McGill Reporter – Differential tuition drains resources, draws lawsuit
By Alison Ramsay | 11 September 1997
The consequences of the provincial government’s decision to increase tuition for students coming to Quebec from the rest of Canada are beginning to hit home. Eight thousand McGill students must pay $1,200 more in tuition this year an increase since last fall of $40 per credit.
The province announced last November that it would introduce differential tuition, a move which Principal Bernard Shapiro calls “inappropriate for a country of this sort,” and which has provoked the Students’ Society of McGill University to sue both the University and the Quebec government.
“It’s unforgivable,” says Elizabeth Gomery, SSMU vice-president for University Affairs. “They knew they couldn’t increase tuition without losing the next election,” she explains, referring to strong opposition to tuition hikes by voting-age students throughout the province.
“So what did they do? They avoided the electorate. The money that’s being raised by this is peanuts. It’s a political decision to make a differentiation between who is a Canadian and who is a Quebecer. That’s what has offended these students, and that’s what has offended us.”
The tuition increase is levied against all students except those pursuing PhDs and is expected to cost them a combined $9.6 million. Half of all out-of-province students studying in Quebec attend McGill.
The University has set aside an additional $2 million in student aid ($1.3 million in bursaries and work-study programs, $700,000 in loans) to help offset the fee hike. So far, the amount has covered the 1,000 applicants who have sought financial assistance to pay the increased tuition, but “we’re nearing the end of our budget,” says Judy Stymest, Director of Student Aid.
The situation is more than just a hardship for the estimated 8,000 students affected. It’s also a headache for the University administration, which is being blamed by angry students who don’t know the tuition hike is a government initiative.
Adding to the confusion, some students who called the Education Ministry to express their fury were told, “We’re not responsible for that. Call your school,” according to Gomery. In fact, McGill keeps none of the revenue generated by the increase.
Along with the usual surge of activity at the Admissions and Registrar’s Office that accompanies any new school year, staff have had to cope with an enormous additional influx of paper as up to 20,000 incoming and current students rush to prove Quebec residency before the September 30 deadline.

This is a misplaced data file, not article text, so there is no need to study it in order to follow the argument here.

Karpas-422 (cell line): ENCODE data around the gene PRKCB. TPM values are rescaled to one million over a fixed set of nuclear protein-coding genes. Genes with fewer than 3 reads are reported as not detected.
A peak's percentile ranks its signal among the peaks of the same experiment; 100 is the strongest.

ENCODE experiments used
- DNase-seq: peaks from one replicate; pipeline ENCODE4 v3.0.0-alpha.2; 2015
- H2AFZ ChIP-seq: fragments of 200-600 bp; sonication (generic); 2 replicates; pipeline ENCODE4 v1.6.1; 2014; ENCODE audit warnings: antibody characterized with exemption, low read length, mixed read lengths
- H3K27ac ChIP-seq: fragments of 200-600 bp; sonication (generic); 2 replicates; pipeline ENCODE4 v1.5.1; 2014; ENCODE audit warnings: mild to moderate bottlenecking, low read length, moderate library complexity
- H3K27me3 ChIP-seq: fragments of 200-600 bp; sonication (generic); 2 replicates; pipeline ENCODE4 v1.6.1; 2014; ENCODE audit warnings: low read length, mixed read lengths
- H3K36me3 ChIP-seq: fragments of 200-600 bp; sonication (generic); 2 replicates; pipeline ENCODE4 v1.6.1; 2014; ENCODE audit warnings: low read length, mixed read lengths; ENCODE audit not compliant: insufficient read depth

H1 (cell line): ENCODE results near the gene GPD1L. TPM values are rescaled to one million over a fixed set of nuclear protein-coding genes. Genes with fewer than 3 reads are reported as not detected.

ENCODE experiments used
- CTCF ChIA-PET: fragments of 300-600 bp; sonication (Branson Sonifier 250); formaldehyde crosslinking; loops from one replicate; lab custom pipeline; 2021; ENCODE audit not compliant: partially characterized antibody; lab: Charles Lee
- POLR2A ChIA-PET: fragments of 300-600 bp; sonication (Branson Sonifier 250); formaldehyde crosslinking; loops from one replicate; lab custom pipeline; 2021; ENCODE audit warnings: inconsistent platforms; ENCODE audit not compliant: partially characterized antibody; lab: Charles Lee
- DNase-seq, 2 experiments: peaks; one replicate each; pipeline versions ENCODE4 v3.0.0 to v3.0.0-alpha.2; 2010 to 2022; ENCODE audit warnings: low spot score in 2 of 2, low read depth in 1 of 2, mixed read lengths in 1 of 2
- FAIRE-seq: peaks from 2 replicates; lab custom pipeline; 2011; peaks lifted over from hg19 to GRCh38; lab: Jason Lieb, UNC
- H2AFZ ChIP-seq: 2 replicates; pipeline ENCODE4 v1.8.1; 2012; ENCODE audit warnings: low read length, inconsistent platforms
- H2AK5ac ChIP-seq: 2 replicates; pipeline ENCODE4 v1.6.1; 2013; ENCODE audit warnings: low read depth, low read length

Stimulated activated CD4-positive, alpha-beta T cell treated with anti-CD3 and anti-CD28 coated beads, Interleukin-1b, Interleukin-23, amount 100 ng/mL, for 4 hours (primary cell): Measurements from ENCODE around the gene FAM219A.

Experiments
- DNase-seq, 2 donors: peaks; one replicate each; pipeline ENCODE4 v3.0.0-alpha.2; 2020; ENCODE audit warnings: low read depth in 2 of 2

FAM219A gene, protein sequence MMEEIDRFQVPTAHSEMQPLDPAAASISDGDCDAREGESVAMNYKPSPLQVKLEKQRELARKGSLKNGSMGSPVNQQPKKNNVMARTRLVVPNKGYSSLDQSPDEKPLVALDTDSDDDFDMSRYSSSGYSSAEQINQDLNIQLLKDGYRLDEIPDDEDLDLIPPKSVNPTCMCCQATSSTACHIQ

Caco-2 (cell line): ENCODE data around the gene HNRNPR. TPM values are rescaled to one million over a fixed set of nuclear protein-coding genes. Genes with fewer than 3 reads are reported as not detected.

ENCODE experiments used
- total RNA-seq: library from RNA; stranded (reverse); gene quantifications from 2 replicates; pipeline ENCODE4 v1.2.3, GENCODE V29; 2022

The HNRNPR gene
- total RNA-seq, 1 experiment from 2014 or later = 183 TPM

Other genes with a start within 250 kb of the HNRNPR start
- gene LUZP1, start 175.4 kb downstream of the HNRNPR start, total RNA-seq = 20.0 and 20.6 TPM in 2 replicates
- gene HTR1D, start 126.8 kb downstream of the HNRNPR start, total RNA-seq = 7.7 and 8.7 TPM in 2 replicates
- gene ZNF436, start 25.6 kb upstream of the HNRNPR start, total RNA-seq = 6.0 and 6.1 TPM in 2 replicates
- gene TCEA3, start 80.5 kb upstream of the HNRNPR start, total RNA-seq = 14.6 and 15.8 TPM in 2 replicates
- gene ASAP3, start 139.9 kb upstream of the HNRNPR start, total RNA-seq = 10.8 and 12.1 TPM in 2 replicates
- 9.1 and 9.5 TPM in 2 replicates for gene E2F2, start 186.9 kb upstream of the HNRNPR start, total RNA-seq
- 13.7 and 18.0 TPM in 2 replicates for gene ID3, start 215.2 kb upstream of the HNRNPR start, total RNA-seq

Students are spending time in line-ups and four temporary workers have been hired to help process the paperwork, says Registrar and Director of Admissions Mariela Johansen.
All registering students were asked to pay an initial tuition instalment of $1,200 just as they were last year, explains Johansen. “However, the additional fees must be paid by the end of this month by everyone who has not proved residency.”
That deadline will not be extended, according to Vice-President (Academic) Bill Chan. “Students [who pay the added fees] will get their money back if it turns out they are considered residents,” he says.
But determining residency isn’t always easy.
Students who have lived in Quebec throughout university, who work here, have a Quebec driver’s licence, a Medicare card and who voted in the last provincial election still aren’t residents, according to the government criteria. You have to have lived in the province for 12 consecutive months without being a full-time student to qualify.
People born in Quebec, no matter where they live now, are considered residents. The government also exempts those who already have a residency code on their CEGEP record or who are listed as residents through a student loan or bursary application. Others must supply proper documentation a complex requirement that includes furnishing documents such as their parents’ lease or letter of property assessment.
Both the administration and students agree it is too early to tell if the added fees will affect future enrolment, although the increase (from the $1668 “Quebec rate” to $2868) doesn’t exceed the Canadian average.
The SSMU lawsuit aims to overturn differential tuition and to send a clear message to other provinces. Though Quebec is the first to charge more for out-of-province students, Alberta and New Brunswick are rumoured to be watching the situation here closely with a view to enacting differential tuition themselves.
SSMU president Tara Newell vows that students will pursue their lawsuit as far as necessary. “We’re funding it now,” says Newell, “and we’ll find a way to pay for it if this case goes to the Supreme Court.”